Compulsory mental health care orders at 15 year high
The number of “crisis” level mental health treatments issued across Scotland has hit it’s highest level in 15 years.
The Mental Welfare Commission (MWC) watchdog’s noted almost 5500 new episodes of the care orders since 2016- a rise of 8.2%.
The MWC’s also expressed its concern over the number of order which were issued without the approval of a mental health officer.
Executive director Dr Gary Morrison said: “We are concerned because it was designed to be used only in times of crisis, and it affords fewer safeguards for the individual.
“Yet the figures are showing that it is fast catching up on the more expected route to compulsory treatment.
“While we don’t know the causes for the rising figures, they could indicate a general increased pressure on mental health services and increased distress amongst patients, as more people are being compulsory, rather than voluntary, treatment.”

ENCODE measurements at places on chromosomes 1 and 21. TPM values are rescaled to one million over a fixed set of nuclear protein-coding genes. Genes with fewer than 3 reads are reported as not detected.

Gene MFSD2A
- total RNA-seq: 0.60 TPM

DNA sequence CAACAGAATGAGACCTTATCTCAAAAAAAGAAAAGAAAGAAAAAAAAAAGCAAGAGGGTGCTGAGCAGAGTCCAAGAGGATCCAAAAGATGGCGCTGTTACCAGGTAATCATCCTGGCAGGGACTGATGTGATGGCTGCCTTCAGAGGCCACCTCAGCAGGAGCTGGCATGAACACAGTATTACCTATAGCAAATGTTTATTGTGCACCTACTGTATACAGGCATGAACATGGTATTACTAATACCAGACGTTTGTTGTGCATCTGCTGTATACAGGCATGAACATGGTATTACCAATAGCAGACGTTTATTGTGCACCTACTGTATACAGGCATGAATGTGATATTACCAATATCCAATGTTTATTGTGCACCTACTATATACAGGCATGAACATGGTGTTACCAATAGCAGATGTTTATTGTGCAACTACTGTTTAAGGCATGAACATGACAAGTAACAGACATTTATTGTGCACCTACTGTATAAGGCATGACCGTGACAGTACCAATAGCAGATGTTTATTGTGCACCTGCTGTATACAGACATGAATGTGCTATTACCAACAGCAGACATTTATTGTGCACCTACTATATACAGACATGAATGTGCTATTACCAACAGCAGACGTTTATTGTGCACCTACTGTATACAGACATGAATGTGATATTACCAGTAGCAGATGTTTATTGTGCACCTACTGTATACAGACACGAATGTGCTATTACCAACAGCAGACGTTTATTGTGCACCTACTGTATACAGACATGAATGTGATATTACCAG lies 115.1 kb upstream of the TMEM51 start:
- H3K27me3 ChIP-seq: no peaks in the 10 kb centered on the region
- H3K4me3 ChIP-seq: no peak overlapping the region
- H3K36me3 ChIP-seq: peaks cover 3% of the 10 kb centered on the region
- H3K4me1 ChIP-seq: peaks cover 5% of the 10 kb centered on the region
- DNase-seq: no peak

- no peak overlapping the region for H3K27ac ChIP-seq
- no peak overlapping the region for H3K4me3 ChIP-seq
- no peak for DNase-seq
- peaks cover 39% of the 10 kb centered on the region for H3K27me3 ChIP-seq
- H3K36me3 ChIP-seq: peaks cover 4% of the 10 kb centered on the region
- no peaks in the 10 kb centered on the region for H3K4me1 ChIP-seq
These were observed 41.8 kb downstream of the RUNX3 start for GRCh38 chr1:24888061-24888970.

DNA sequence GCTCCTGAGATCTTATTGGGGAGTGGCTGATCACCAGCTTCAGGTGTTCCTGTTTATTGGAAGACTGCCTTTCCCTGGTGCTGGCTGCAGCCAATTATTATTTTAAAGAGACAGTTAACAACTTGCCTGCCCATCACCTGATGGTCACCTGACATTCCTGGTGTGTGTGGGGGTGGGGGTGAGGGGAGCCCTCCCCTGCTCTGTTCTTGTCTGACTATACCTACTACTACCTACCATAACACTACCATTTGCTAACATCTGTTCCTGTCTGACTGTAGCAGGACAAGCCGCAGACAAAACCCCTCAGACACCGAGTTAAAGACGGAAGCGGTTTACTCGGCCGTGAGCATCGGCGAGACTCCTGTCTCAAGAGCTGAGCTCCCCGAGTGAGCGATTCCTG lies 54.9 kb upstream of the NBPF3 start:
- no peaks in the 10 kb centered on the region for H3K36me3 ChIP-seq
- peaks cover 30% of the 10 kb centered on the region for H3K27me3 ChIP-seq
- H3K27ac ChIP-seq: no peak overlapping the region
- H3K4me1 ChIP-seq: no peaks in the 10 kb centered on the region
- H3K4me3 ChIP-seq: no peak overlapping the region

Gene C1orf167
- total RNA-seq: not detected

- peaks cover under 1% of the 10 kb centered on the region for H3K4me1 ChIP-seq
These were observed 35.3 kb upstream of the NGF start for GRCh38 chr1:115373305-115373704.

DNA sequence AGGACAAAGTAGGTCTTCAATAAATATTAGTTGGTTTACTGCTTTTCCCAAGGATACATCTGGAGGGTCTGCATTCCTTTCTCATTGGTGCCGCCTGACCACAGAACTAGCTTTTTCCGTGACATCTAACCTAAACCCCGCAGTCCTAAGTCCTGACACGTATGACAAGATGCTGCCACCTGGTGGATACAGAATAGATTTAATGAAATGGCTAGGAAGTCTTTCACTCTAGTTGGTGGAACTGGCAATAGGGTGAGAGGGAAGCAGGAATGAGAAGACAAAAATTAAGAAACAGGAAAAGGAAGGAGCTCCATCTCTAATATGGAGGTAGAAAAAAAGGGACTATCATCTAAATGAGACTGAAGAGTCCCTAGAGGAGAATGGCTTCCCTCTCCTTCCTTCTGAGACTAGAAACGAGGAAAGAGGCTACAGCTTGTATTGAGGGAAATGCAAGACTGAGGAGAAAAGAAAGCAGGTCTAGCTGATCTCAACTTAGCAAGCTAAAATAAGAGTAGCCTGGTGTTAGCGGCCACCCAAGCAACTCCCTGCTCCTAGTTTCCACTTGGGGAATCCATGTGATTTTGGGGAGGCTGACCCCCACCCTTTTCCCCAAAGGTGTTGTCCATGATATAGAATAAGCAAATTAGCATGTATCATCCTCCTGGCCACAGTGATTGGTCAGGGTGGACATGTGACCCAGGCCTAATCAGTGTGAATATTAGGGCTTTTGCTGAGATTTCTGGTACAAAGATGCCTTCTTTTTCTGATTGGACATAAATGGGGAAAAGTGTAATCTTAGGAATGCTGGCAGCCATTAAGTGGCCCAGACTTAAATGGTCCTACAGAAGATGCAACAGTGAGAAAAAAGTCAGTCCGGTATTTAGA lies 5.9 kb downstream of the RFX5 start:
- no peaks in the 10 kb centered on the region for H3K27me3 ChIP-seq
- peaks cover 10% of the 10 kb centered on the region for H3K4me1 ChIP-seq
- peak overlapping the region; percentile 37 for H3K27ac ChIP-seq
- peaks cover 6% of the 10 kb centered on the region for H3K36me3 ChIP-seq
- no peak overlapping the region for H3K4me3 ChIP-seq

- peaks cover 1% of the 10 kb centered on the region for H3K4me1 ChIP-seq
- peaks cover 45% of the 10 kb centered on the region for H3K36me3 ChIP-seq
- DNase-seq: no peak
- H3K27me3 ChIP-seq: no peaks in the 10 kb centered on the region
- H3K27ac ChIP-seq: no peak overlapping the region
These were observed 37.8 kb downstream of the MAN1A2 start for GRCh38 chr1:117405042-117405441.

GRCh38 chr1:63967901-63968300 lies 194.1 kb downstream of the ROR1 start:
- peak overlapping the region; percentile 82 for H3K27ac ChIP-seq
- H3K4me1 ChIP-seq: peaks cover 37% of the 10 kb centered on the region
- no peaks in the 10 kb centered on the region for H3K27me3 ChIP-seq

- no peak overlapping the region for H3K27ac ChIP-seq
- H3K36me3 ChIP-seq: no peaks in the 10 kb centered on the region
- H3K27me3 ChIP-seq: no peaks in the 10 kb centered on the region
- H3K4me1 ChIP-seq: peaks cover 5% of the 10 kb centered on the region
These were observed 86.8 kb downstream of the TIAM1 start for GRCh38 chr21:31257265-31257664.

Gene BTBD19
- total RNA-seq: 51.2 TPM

The commission said the preferred route to compulsory treatment us through short-term detention orders- which have seen the sharpest rise in the report of 12% on the previous year.
Minister for mental health Maureen Watt said: “Any increase in compulsory treatments may represent the effects of more people coming forward for treatment and increased awareness and response to mental ill health.
“Our mental health law is based on rights and principles, and offers protection for patients where compulsory treatment is necessary.
“We will continue to work the MWC to ensure these orders are used correctly and to promote patients’ rights more generally.”
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